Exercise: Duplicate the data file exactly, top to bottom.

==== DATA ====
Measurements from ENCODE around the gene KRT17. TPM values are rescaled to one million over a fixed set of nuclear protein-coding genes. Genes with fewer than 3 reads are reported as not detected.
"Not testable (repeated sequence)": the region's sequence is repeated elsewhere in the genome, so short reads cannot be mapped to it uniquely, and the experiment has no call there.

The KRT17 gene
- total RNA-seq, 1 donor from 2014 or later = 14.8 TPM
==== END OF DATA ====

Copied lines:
Measurements from ENCODE around the gene KRT17. TPM values are rescaled to one million over a fixed set of nuclear protein-coding genes. Genes with fewer than 3 reads are reported as not detected.
"Not testable (repeated sequence)": the region's sequence is repeated elsewhere in the genome, so short reads cannot be mapped to it uniquely, and the experiment has no call there.

The KRT17 gene
- total RNA-seq, 1 donor from 2014 or later = 14.8 TPM